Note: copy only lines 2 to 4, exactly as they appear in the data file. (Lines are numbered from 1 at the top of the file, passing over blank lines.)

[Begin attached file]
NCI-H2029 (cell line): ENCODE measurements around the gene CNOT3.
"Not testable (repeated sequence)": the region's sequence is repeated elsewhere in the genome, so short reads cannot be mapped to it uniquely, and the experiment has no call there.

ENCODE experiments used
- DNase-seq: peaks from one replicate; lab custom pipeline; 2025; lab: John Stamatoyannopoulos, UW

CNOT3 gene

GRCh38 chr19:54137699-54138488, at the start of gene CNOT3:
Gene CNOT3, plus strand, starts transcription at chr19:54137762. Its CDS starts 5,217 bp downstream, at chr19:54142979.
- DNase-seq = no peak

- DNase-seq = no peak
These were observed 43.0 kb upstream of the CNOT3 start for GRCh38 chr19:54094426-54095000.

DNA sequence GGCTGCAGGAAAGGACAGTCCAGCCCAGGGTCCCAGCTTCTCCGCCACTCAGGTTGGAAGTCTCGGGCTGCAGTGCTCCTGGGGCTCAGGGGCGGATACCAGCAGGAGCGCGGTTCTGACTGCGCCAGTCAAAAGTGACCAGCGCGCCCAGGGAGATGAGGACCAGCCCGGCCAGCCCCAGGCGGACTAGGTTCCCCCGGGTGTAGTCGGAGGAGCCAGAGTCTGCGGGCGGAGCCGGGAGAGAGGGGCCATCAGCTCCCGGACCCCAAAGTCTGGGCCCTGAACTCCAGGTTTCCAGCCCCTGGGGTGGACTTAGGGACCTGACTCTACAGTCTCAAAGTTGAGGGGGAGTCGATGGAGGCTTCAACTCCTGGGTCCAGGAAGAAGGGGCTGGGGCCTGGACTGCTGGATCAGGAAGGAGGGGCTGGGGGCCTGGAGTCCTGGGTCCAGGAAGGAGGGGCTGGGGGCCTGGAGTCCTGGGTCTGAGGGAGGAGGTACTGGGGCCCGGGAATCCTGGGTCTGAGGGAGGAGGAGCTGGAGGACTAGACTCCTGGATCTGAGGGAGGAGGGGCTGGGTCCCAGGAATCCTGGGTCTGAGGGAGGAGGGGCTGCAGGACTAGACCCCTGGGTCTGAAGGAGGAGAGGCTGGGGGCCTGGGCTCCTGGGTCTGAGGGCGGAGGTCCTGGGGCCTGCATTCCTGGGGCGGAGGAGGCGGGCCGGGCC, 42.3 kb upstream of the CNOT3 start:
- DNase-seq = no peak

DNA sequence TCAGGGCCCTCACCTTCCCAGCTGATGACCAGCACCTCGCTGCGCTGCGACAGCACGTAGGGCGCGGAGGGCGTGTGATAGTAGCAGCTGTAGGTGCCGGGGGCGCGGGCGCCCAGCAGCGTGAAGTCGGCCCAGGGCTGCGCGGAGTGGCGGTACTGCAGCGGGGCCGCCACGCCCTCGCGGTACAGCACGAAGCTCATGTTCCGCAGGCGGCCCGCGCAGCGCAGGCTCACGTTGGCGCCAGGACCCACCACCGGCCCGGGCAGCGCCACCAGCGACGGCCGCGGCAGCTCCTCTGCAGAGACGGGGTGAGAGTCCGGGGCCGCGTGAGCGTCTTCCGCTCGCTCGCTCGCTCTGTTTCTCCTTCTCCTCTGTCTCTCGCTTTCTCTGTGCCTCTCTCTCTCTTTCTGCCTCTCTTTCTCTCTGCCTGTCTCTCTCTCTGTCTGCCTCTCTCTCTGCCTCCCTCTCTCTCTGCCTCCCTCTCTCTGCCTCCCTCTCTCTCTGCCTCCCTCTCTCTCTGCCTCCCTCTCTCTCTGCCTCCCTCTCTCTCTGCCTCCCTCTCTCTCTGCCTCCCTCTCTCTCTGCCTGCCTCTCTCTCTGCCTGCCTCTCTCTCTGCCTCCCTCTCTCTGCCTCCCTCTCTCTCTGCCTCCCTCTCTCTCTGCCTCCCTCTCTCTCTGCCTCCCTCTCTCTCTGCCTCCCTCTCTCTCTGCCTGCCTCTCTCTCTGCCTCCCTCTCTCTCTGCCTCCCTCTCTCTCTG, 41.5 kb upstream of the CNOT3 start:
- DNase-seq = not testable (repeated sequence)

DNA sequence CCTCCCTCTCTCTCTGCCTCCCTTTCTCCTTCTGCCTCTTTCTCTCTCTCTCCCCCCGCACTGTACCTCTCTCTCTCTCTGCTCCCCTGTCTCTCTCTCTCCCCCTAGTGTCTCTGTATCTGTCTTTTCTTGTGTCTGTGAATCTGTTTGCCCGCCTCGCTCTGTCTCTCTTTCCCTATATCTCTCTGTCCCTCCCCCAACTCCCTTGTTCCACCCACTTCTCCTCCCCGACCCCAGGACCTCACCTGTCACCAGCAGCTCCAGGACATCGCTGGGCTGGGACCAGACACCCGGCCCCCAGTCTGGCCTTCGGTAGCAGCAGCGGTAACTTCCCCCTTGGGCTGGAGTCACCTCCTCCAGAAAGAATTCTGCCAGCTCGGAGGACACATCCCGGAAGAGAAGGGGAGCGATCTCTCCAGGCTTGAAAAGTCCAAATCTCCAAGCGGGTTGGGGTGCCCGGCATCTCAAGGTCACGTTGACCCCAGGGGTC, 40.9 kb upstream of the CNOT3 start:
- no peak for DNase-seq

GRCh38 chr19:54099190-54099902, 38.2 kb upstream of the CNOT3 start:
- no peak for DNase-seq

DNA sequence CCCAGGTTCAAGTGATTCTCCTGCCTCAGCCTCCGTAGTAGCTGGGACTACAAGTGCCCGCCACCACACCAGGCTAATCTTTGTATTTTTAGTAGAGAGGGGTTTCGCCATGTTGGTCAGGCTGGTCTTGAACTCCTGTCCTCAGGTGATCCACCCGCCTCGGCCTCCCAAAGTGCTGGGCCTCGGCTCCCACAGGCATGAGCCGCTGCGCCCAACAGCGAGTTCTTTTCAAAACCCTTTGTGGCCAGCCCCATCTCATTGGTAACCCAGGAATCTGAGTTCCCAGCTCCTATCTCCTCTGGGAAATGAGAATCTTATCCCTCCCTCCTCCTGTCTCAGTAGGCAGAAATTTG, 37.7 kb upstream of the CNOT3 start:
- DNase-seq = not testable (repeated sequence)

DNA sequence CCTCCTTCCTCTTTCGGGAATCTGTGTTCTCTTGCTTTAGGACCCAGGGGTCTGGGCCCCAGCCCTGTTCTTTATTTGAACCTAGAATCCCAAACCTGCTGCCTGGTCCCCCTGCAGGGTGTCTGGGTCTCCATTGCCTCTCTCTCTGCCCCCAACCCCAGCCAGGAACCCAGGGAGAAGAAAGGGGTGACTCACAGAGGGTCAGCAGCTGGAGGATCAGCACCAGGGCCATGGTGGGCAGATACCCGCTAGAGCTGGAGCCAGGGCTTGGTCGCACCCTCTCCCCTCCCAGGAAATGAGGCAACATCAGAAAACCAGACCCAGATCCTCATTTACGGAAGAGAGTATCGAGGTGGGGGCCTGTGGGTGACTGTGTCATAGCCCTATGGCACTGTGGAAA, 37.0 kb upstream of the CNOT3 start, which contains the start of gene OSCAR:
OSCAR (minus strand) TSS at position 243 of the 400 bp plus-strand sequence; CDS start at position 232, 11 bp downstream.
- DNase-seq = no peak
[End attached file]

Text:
"Not testable (repeated sequence)": the region's sequence is repeated elsewhere in the genome, so short reads cannot be mapped to it uniquely, and the experiment has no call there.

ENCODE experiments used
- DNase-seq: peaks from one replicate; lab custom pipeline; 2025; lab: John Stamatoyannopoulos, UW